Furthermore, Black students are far more likely to be held back by disabilities in their classes. 36% of students with disabilities who are held back are Black, a ridiculously high figure. Schools are far more likely to refer Black students to law enforcement than they are with white students. Generally speaking, Black students are frequently targeted by the educational system and face punishments that bar them from receiving crucial academic help.
Gap in Employment
Black unemployment is usually twice as high as white unemployment. This goes for people with a wide range of educational levels, as even Black Americans with college degrees struggle to get hired. Studies have shown that having a Black sounding name makes it 50% less likely that you will get a call back for a job interview when compared to a white-sounding name. POGMAIP are prevented from entering the workforce even when they are qualified for the job.
The Gap in Housing
Housing is another industry in which systemic racism unfairly affects Black people. The history of the United States is replete with explicitly racist policies that kept Black Americans from decent housing. One common American practice is to build generational wealth through homeownership, yet only 42% of Black Americans own homes, whereas 72% of white Americans own their homes.
America is often referred to as a nation of Immigrants. White immigrants from Europe have largely been fit into American culture without too much trouble, while POGMAIP immigrants have not always been welcomed with open arms and equality. Instead, they are viewed as different or in some cases less than. Many of these immigrants are viewed as a source of cheap labor. Immigrants to this day struggle to find decent employment, a struggle that greatly impacts POGMAIP who enter this country.
Racism impacts mental and physical health. Race can also make it more difficult to obtain healthcare.
When compared to white people, according to the US Department of Health and Human Services (HHS):
- Black people have a lower average life expectancy. Black people have higher blood pressure.
- Black and Latino people have a significantly lower rate of flu vaccination.
POGMAIP also has to deal with the strain on mental health that racism creates, which can result in depression, anxiety, and high levels of stress.
Zip codes that are mostly populated by Black people who have less access to health insurance and fewer physicians in the community. And when a POGMAIP does get access to a health care provider, physicians may discriminate against that patient in some way, whether that be in poorly administering treatment or ignoring what the patient says altogether.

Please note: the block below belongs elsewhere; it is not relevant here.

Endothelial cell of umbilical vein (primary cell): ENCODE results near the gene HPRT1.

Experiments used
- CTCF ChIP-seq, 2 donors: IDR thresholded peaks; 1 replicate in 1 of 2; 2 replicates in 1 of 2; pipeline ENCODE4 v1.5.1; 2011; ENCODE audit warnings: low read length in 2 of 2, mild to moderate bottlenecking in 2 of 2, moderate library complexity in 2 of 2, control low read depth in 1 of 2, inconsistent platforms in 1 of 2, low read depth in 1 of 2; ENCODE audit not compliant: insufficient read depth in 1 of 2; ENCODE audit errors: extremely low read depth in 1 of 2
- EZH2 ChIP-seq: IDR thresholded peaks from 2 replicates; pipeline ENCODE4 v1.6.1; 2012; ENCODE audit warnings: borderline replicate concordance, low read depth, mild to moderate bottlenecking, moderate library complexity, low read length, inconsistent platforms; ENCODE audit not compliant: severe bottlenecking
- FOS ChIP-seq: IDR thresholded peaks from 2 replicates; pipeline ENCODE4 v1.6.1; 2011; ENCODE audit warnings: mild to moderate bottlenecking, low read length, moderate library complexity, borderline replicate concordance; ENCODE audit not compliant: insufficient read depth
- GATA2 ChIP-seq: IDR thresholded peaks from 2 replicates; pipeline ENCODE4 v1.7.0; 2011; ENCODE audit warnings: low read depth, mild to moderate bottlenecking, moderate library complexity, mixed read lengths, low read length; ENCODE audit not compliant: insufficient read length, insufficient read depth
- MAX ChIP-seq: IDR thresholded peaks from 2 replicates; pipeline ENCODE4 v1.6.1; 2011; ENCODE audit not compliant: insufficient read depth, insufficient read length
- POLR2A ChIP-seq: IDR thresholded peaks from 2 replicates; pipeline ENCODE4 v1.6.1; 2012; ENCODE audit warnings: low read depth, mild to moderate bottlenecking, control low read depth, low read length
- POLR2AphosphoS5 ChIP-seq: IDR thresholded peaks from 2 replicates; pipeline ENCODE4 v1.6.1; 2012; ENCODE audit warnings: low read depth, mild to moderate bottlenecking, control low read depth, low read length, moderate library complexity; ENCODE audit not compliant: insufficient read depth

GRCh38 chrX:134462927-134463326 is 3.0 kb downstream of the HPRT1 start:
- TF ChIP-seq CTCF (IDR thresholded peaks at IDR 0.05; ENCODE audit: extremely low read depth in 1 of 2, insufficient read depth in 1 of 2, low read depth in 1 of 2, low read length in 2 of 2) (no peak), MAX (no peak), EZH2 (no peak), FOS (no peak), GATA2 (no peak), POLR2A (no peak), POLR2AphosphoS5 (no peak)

Health insurance also heavily favors rich white citizens. Black adults are more than twice as likely to not have access to health insurance compared to white adults. And the average Latinx adult is three times more likely to not have health insurance than a white adult.
Government Surveillance and Violence
The United States government has a history of illegally and secretly following Black people who advocated for civil rights. This includes influential figures such as Dr. Martin Luther King Jr. and Malcolm X. Police supported mob violence against innocent Black people was common in the aftermath of the Civil War and through the civil rights era. In several cities, police responses to Black self-determination movements resulted in police use of force killing Black activists.
The so-called “war on drugs” has uniquely been an attack on Black Americans.
Almost 80% of people in America’s prisons on drug-related charges are Black or Latino. Prosecutors are twice as likely to ask the court to give mandatory prison sentences if the defendant is Black.
The life expectancy of Black men and women is lower than the life expectancy of white Americans. Because of the lack of high-quality options, Black babies die at a staggering rate, almost 2.5 times more often than white babies. Black women die three times more often than white women in childbirth.
We live in a world in which a person’s race and zip code are the biggest determining factor in their life expectancy. That is morally unacceptable.
Arrests & Incarceration – Racism in the Criminal Justice System
This systemic racism has contaminated every step of the legal process. Black people are jailed at a much higher rate than their white counterparts. A Black person has a much higher chance of being arrested, of being convicted, and of receiving a serious prison sentence for any given crime.
One clear example of systemic racism is the difference between the sentencing for possession of Cocaine and Possession of Crack. From a chemical standpoint, there is no difference between powder cocaine and crack. Possession of cocaine leads to a much lighter prison sentence compared to the penalties for possession of crack. Cocaine was strongly associated with white people, while crack was more common in Black communities. The difference between the two is a prime example of the ways that systemic racism creeps into laws and causes harm to Black Americans specifically.
The Long-Term Effects of Systemic Racism
The burden of racism lies on the shoulders of POGMAIP. Dealing with prejudice daily has been proven to lead to disease. Furthermore, numerous mental illnesses can develop or worsen because of this constant racism.
The FFI relies on financial support from the public to continue this fight. From exposing biased judges to shining a light on the terrible conditions of the prisons in America to speaking out against police brutality, the Fair Fight Initiative is working to even the playing field for all people.
Because of the barriers that have been created, many People of the Global Majority and Indigenous People do not have the money or resources to get high-quality legal help. At the FFI, we provide these people with the vital resources they need.
We ask everyone to think about donating to the Fair Fight Initiative. Your gift will be used to allow us to continue our fight against systemic racism.